BenQ Suffers Losses, Sells Assets
Taiwan's BenQ said it lost $600 million in the first nine months of the year, and intends to sell off some of its non-core assets in order to recover from a costly and futile effort to turnaround the cell phone business it acquired from Siemens.
BenQ's sales in the first nine months totaled $4.7 billion, excluding sales connected with the BenQ Mobile German subsidiary. When BenQ took over the troubled handset division of Siemens a year ago, it was losing about $1.5 million a day.
Things were so bad that Siemens paid BenQ to take it off their hands. During the last 12 months, BenQ has ponied up about $760 million to keep the former Siemens unit alive.
Last month, it threw in the towel and forced the unit into bankruptcy. This week, roughly two-thirds of the 3,000 workers in Germany were laid off and are fighting a bitter dispute over compensation from BenQ as well as the former parent Siemens.
BenQ said Tuesday that it would sell off some operations to improve its books, and would assess the impact of the unit's failure on other operations.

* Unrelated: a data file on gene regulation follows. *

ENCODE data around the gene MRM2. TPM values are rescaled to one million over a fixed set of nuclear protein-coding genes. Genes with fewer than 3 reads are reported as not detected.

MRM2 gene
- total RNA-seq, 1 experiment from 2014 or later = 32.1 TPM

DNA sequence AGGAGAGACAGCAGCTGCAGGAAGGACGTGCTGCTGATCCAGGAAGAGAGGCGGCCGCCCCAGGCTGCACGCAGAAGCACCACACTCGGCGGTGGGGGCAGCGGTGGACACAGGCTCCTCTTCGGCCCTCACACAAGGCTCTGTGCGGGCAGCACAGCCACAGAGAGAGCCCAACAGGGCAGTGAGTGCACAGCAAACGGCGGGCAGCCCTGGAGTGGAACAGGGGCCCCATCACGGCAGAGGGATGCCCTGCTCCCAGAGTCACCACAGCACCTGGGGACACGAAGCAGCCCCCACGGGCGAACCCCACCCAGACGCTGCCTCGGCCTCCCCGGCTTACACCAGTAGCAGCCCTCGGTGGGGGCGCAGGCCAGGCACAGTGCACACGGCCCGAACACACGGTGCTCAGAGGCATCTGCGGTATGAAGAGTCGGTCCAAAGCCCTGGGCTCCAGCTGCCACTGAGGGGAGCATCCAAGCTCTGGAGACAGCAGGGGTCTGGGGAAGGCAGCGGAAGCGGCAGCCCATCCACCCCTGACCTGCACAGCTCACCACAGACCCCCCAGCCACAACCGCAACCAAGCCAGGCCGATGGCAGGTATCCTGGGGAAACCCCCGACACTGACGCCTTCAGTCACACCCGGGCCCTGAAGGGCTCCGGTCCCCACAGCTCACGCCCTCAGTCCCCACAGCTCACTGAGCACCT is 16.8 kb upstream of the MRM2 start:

''Each of the subsidiaries impacted by the filing will evaluate their financial condition and determine whether they should also file for insolvency protection. We believe the decision to seek insolvency protection on the part of our mobile-handset subsidiaries should have a limited impact on BenQ's non-handset operations,'' said Eric Ky Yu, BenQ's senior vice president of finance, said in a statement.
Yu said the company has also set aside about $360 million (NT$11.8 billion) as a one-off provision to handle loose ends, such as receivables due from the company's BenQ Mobile German subsidiary. ''Our priority will be to rebuild sales channels and boost customer confidence,'' Yu said.
Now that it is no longer obligated to fund losses at the mobile unit, ''we are looking to lower the company's debt level over the next few quarters by implementing a proactive debt-repayment plan,'' Yu said. ''With the debt-reduction plan that we're implementing, including monetization of non-core long-term investments and assets, I am confident we will quickly improve financial ratios, strengthen balance sheet, lower interest expense, and free up additional cash for further growth.''
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